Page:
Arms recorded at the Visitation of 1614. Crest granted 10th June 1898, Supporters granted 3rd November 1908 (replacing those granted 11th June 1898) and Badge granted 7th November 1911.

Picture used with permission, do not reproduce.

nottingham city arms

The design is similar to the arms of Colchester, but there is no connection between the two places. It is probable that the ragged cross simply refers to the Forest of Sherwood.
The crest is based on the present Seal of the City, which has been in use since the 15th century. In the Seal the crescent moon and the star are shown above the towers and not on them.
The Royal stags and ragged staves are a further reference to Sherwood, they replace earlier supporters - two foresters with longbows - which were considered unsatisfactory.


RUSHCLIFFE BOROUGH COUNCIL

*ARMS: Per chevron Sable and Vert in chief two Bears salient respectant and in base a representation of the Bingham Butter Cross Or on a Chief Argent a Barrulet wavy Azure rising therefrom a Bridge of three arches Or.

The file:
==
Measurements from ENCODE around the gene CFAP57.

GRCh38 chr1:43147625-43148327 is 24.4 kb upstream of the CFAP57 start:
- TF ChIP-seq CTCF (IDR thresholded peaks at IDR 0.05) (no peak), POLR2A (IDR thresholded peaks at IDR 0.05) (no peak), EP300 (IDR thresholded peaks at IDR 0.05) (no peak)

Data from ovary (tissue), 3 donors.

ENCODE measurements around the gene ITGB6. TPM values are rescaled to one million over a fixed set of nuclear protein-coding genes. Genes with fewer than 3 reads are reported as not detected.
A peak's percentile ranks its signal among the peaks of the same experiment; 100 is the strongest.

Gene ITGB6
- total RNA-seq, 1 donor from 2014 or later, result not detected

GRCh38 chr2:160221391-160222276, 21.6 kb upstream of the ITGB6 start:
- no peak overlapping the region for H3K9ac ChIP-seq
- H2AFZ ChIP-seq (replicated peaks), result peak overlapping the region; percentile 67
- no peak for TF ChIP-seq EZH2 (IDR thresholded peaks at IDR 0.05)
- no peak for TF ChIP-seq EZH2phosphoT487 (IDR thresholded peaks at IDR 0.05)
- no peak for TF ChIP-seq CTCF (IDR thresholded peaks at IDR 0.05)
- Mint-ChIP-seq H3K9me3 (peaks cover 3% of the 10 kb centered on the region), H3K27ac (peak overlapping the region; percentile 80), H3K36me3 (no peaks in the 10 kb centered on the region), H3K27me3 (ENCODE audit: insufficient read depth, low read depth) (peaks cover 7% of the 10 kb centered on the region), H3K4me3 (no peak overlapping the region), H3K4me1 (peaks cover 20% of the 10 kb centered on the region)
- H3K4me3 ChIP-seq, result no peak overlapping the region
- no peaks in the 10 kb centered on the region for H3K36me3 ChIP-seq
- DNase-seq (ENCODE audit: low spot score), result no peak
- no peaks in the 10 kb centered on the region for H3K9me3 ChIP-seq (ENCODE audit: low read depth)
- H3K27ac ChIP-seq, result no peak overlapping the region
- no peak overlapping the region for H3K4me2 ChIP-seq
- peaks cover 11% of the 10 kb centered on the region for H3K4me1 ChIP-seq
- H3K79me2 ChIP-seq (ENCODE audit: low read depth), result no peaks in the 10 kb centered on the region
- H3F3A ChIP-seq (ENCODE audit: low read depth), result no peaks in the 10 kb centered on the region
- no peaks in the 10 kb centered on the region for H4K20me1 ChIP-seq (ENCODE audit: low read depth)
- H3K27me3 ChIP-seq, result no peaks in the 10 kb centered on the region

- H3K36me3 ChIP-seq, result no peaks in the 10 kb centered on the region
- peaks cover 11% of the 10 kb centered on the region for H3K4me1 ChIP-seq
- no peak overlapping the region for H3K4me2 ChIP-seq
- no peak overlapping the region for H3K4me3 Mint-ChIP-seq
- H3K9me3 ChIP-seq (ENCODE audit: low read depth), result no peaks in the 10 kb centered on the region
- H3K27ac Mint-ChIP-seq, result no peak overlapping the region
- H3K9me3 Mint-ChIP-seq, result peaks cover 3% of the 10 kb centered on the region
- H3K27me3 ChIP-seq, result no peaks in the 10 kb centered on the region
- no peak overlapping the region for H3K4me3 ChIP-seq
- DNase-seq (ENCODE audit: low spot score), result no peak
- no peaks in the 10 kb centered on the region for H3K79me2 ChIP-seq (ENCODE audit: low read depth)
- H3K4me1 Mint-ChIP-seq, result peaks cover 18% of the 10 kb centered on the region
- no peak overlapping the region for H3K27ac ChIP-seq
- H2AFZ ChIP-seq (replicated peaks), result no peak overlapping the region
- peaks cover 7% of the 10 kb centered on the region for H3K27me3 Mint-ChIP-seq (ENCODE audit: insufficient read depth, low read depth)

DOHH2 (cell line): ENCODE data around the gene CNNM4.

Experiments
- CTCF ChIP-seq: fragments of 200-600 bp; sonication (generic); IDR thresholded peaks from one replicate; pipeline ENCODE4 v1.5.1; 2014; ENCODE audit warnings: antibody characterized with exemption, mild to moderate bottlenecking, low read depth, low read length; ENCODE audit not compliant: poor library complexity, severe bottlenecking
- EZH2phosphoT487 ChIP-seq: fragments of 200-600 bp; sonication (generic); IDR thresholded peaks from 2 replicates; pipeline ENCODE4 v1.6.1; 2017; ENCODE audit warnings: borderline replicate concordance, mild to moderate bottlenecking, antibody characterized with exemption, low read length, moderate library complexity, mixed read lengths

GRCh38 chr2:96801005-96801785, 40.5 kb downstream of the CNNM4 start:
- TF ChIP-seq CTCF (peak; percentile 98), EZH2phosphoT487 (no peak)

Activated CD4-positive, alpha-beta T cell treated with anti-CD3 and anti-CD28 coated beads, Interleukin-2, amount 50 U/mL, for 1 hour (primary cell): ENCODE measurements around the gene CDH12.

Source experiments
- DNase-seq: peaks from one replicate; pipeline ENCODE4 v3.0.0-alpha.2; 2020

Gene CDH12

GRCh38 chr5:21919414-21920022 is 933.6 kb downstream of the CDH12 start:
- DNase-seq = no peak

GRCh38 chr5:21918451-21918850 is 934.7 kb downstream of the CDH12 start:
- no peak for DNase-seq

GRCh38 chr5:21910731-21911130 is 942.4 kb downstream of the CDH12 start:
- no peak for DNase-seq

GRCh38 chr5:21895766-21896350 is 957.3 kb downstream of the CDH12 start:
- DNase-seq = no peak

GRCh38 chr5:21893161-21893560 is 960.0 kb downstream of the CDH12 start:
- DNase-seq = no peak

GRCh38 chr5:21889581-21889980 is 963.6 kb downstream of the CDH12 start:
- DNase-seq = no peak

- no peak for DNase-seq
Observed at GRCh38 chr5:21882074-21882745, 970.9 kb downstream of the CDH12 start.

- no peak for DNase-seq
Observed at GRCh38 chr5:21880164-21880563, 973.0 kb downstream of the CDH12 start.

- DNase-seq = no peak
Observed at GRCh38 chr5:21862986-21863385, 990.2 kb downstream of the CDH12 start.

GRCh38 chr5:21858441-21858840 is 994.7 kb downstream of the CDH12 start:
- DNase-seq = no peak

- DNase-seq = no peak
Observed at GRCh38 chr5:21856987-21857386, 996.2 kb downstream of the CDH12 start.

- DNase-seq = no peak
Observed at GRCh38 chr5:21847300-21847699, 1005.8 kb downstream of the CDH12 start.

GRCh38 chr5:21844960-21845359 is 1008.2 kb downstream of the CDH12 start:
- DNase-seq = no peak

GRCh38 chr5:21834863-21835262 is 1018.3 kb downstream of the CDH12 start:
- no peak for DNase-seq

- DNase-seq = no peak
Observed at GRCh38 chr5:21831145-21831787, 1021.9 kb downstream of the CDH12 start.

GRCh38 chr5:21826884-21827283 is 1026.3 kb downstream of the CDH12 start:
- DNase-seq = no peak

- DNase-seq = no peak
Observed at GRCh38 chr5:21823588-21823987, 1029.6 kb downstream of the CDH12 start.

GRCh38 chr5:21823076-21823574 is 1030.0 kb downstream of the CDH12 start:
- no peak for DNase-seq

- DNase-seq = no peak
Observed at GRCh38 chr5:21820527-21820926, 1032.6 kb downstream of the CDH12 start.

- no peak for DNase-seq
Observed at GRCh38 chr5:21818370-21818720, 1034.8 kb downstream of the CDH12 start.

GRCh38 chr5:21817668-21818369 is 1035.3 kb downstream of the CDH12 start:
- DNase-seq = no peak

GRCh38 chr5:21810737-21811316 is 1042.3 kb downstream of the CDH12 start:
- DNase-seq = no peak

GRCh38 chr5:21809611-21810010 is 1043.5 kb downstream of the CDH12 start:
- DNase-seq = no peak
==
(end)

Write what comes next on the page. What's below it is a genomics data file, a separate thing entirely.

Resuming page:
*CREST: On a Wreath Or and Vert within a Mural Crown Or charged with three Oak Leaves a Cliff surrounded by Rushes proper.

Motto 'SALUS POPULI' - The welfare of the people.
Granted ?

The Borough of Rushcliffe was formed by the amalgamation of the West Bridgeford Urban District, the Bingham Rural District and part of the Basford Rural District.

Picture used with permission, do not reproduce.

rushcliffe bc arms

The black and green background is indicative of coalmining and agriculture. On the black are two of the three gold bears from the arms of the Basford family, contained in the seal of the Basford RDC and on the green is the Butter Cross which was the emblem on the seal of the Bingham RDC. The blue wave is for the River Trent, over which stands a conventionalised Trent Bridge of three arches, for West Bridgford.
The gold mural crown is a familiar civic symbol, charged with three visible oak leaves from the tree in the County arms, denoting three Nottinghamshire communities combined in one authority. The rest of the crest refers to the name Rushcliffe, in typical heraldic allusive fashion, depicted by a cliff rising from rushes.
The Motto is a quotation from Cicero.


back to contents page
back to front page